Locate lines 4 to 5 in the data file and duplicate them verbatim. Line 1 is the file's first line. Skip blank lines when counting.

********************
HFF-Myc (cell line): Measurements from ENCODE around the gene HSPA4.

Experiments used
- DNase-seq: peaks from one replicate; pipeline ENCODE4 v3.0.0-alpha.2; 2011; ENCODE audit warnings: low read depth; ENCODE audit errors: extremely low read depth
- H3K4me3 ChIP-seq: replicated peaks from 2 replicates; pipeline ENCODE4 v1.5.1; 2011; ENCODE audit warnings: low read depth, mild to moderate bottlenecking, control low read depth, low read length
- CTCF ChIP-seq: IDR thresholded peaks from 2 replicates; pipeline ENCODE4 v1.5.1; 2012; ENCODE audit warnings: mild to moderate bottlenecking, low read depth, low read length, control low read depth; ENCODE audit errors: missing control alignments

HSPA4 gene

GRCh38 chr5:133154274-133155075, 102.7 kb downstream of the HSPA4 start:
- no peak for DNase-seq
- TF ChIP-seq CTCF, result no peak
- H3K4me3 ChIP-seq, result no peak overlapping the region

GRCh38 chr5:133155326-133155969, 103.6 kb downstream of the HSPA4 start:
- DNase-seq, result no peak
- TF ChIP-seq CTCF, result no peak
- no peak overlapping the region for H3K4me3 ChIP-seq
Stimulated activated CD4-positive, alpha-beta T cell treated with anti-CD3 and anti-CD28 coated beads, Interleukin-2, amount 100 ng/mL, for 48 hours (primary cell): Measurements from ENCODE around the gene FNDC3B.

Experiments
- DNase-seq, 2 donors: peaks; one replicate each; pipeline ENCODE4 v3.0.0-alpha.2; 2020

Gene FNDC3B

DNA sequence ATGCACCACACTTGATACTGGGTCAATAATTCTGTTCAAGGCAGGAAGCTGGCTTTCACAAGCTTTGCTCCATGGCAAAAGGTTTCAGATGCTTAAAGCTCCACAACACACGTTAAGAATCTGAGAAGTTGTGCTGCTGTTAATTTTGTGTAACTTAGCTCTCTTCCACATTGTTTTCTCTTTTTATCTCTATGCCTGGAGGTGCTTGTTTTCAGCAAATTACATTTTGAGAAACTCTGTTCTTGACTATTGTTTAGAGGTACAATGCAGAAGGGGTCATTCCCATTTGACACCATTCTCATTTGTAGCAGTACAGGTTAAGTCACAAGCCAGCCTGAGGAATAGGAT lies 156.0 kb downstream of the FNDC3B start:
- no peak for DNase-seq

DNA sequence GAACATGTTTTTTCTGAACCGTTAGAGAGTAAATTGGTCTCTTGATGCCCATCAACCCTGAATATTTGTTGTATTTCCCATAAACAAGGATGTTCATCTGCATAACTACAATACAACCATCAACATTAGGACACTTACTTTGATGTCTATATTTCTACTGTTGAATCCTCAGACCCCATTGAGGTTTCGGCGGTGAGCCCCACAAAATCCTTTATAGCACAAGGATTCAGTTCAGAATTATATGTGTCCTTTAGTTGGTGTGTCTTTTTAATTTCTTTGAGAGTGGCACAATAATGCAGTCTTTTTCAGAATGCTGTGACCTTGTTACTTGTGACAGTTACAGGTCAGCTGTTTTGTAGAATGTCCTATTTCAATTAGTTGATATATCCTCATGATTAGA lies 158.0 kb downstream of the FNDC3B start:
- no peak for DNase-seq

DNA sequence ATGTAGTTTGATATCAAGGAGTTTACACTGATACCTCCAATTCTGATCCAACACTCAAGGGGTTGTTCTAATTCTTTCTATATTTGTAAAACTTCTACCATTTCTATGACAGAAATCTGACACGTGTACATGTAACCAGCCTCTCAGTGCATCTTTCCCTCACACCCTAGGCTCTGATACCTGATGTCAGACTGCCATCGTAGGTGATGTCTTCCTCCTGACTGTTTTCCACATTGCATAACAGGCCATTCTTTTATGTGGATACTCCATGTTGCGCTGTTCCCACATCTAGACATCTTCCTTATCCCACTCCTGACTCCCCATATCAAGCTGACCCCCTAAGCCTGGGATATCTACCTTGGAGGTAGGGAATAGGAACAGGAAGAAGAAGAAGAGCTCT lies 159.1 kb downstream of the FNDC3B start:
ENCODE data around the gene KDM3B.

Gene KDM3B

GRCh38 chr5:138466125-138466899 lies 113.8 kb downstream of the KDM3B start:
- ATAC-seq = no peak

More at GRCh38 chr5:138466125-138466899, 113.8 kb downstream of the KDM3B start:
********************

- H3K4me3 ChIP-seq: replicated peaks from 2 replicates; pipeline ENCODE4 v1.5.1; 2011; ENCODE audit warnings: low read depth, mild to moderate bottlenecking, control low read depth, low read length
- CTCF ChIP-seq: IDR thresholded peaks from 2 replicates; pipeline ENCODE4 v1.5.1; 2012; ENCODE audit warnings: mild to moderate bottlenecking, low read depth, low read length, control low read depth; ENCODE audit errors: missing control alignments